Insight, published 2022-07-01
Sector: Teacher Accreditation & Recruitment
Next Moves: Strengthening the US Teacher Workforce
Together with its partners, Bertelsmann Education Group is actively developing innovative approaches to growing the US teacher workforce to better serve the needs of schools, students, and the communities where they live.
US Classrooms Are Coming Up Short
There is a staffing crisis in US public schools. Across the country, states and districts struggle to fill teaching positions in primary and secondary classrooms alike. Each year, more than 210,000 teachers are leaving their profession, with more than 300,000 teaching positions vacant at any given time in school districts countrywide. Just last November, in a Teachers Pay Teachers survey, nearly 48% of respondents were considering changing jobs.
Teacher shortages significantly undermine student achievement by impeding the critical effectiveness of the teacher-student relationship and disrupting productive learning environments. In addition to high teacher attrition, other factors driving teacher shortages include the high cost of university-based alternative accreditation, ineffective teacher recruitment, tighter teacher-student ratio targets and increasing student enrollment.
Teacher shortages are not experienced the same across the country with some states more affected than others. But most states have shortages in qualified teaching professionals in subjects such as mathematics and science as well as educational sub-categories including special education, bilingual education, and English language development.
Particularly hard hit are schools in high-poverty communities in urban and rural settings. Such historic education inequities persist as lower resourced school districts tend to have substantially higher teacher vacancy and turn-over rates compared to more affluent districts.
Two of the challenges contributing to on-going teacher shortages stand out for particular attention from community and education leadership: The decline of enrollment in teacher accreditation programs and ineffective teacher recruitment approaches.
Hindering Teacher Accreditation: The High Cost of University-Based Training
In the US, there are three paths to teacher accreditation: A 4-year bachelor’s degree in education from a traditional college or university; university-based alternative accreditation for candidates holding a non-education bachelor’s degree; and finally, non-university affiliated alternative accreditation for candidates holding a non-education bachelor’s degree.
With a starting teacher salary in the US averaging approximately USD 39k annually, the cost of university-based alternative accreditation (USD 11K to USD 20k) makes the cost relative to earning potential of this option less attractive for many candidates. While a relatively new option, non-university-based teaching accreditation can, in contrast, be obtained for, on average, less than USD 5K.
Ineffective Teacher Recruitment Approaches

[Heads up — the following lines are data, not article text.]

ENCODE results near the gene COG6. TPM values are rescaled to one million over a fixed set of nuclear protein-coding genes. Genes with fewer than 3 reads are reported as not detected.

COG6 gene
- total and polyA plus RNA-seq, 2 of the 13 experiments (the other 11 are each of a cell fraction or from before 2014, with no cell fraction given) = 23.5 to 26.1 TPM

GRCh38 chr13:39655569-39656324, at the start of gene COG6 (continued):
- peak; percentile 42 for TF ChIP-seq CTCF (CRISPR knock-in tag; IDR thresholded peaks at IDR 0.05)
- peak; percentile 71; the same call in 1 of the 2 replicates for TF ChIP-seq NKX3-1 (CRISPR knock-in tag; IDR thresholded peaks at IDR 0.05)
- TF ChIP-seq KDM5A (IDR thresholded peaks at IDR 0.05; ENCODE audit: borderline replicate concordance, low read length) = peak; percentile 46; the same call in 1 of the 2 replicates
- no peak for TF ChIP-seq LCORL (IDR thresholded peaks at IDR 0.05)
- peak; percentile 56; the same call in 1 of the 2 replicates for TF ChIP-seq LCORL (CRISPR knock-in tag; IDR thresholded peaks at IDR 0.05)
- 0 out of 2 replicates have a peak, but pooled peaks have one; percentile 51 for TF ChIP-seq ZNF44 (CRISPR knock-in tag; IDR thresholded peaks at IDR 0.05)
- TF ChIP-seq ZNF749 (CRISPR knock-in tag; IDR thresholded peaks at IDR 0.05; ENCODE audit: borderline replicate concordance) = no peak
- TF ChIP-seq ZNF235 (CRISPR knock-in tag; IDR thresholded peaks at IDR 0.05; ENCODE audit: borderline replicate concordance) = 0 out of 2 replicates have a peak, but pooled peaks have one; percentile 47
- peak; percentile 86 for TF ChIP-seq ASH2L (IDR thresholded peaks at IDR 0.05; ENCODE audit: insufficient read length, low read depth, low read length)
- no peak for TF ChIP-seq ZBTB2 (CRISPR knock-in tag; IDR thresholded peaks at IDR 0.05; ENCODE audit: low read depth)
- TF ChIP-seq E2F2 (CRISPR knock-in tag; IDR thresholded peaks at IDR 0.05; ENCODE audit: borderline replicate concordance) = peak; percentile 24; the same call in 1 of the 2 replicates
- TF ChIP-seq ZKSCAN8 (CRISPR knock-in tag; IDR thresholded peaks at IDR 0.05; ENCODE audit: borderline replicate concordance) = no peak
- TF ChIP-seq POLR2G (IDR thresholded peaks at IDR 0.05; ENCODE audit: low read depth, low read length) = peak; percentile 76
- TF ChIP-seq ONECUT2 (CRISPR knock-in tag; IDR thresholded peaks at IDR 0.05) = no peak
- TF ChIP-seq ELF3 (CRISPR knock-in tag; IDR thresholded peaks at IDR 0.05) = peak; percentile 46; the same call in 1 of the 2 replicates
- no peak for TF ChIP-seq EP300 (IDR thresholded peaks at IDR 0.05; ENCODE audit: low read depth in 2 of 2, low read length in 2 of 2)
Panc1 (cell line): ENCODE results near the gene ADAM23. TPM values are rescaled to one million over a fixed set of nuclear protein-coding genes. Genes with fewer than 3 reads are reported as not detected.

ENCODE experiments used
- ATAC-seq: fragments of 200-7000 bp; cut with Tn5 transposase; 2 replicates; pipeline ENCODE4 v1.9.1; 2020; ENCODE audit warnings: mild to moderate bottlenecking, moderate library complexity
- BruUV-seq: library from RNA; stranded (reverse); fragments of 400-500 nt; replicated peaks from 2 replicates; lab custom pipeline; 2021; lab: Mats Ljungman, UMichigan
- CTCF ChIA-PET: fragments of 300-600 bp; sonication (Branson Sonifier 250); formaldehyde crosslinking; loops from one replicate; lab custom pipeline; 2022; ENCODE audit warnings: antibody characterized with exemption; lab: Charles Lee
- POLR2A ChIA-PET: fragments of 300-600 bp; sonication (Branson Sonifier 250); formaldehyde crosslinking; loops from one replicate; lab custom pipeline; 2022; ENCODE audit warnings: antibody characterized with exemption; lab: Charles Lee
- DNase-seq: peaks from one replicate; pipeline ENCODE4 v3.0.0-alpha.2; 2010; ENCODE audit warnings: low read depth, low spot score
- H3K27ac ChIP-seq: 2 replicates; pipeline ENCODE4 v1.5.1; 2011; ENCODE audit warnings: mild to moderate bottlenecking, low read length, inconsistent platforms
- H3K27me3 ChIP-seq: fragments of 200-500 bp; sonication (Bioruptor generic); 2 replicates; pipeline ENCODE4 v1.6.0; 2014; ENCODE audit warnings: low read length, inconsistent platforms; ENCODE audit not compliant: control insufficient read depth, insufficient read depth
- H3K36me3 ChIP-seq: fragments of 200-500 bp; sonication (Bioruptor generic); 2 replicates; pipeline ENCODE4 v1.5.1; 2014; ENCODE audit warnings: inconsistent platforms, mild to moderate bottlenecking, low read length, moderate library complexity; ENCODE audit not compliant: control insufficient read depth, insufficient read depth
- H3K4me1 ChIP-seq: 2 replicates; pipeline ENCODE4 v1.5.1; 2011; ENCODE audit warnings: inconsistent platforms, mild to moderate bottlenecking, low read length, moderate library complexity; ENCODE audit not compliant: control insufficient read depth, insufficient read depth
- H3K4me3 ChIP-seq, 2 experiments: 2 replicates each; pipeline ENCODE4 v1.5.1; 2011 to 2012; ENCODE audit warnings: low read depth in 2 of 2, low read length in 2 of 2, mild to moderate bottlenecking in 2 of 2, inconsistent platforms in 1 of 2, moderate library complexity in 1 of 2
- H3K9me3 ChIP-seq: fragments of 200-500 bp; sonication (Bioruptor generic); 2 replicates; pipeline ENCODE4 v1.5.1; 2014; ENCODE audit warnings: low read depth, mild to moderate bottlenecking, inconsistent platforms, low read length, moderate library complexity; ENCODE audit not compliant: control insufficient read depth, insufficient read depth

Another key contributor to shortages is the lack of proactive and strategic approaches to teacher recruitment and pipeline development. With little time or dedicated budget, few schools and districts can actively recruit staff or communicate the mutually potential benefits of a career in education. In most cases, application processes are left entirely to the initiative of the teacher candidate. Furthermore, little or no outreach efforts are made to recruit local community members who can leverage a “home turf” advantage in local district schools.
The high cost of university-based accreditation relative to earning potential is an obstacle for many people who would otherwise aspire to a career in teaching. And as many school systems are unable to develop and implement ambitious and streamlined approaches to teacher recruitment and pipeline development, they are unable to communicate the value a teaching career can have in the community.
With the supply/demand imbalance of certified teachers in the US expected to continue, many state teacher accreditation programs are undergoing a shift toward non-university providers with enrollment growing nationally at approximately 23% compared to the 1% growth in traditional university-based enrollment. This innovative model can have a significant impact on school staff shortages at a much lower financial commitment and risk for prospective teachers.
In collaboration with US-based education leaders, Bertelsmann Education Group is seeking to target this alternative non-university-based accreditation segment with unique and comprehensive content and support services that accompany teacher candidates throughout their training and into a rewarding career.
By expanding its relationships with school districts and teacher networks, the partnership will also provide sophisticated multi-channel digital approaches to streamlined recruitment that actively pursues and places highly qualified teachers.
An additional core element of the program is the direct connection between the accreditation program and a teaching position at a school district close to the candidate’s community.
A career in teaching is among the most important contributions one can make to their community. With the aim of developing and strengthening teacher pipelines across the US, the Bertelsmann Education Group looks forward to this innovative program to support teacher candidates with a holistic approach to accreditation and help local school districts with advanced placement capabilities.